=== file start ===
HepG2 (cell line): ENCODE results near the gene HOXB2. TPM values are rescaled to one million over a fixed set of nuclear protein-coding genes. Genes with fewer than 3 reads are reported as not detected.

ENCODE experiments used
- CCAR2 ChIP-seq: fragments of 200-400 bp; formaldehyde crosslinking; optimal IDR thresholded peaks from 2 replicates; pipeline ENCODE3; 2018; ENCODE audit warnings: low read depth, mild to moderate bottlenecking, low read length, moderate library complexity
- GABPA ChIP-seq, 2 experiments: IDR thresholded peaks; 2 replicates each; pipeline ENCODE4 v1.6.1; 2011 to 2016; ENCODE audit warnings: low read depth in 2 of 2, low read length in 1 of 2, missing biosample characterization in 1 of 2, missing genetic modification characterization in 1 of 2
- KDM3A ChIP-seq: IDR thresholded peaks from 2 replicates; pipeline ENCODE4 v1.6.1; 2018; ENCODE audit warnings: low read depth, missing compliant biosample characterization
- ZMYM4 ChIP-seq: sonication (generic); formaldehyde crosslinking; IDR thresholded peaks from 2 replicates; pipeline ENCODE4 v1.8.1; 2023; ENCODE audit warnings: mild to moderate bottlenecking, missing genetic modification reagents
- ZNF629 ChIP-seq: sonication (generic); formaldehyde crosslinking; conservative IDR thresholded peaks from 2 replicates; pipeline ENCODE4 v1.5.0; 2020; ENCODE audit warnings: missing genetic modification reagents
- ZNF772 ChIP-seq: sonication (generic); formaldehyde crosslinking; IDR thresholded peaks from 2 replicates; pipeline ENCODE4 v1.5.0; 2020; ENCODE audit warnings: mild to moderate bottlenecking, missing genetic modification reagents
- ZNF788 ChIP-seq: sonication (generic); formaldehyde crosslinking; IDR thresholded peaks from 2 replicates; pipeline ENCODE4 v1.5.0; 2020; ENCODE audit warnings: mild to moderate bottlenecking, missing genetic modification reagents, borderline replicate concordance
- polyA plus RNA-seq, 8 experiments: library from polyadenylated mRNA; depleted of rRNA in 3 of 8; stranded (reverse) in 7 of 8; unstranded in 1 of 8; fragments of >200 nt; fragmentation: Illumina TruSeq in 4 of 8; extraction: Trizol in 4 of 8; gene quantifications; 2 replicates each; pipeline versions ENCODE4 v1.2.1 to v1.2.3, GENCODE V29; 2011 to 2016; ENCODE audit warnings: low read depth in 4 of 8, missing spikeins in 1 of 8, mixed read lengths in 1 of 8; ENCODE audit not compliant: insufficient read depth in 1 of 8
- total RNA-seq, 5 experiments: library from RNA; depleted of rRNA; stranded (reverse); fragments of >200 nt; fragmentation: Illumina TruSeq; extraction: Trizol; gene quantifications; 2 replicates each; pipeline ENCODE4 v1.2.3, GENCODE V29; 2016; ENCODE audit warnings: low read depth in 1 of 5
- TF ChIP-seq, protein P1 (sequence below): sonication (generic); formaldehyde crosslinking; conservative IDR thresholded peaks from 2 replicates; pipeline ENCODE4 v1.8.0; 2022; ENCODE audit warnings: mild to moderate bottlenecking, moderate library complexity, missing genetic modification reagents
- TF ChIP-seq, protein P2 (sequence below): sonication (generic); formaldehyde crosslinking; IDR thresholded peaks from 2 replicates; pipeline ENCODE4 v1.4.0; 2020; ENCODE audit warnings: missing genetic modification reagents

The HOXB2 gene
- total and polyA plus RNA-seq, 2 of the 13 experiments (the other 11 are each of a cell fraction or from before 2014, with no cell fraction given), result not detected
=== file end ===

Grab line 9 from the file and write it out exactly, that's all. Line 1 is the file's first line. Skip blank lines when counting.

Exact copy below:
- ZNF788 ChIP-seq: sonication (generic); formaldehyde crosslinking; IDR thresholded peaks from 2 replicates; pipeline ENCODE4 v1.5.0; 2020; ENCODE audit warnings: mild to moderate bottlenecking, missing genetic modification reagents, borderline replicate concordance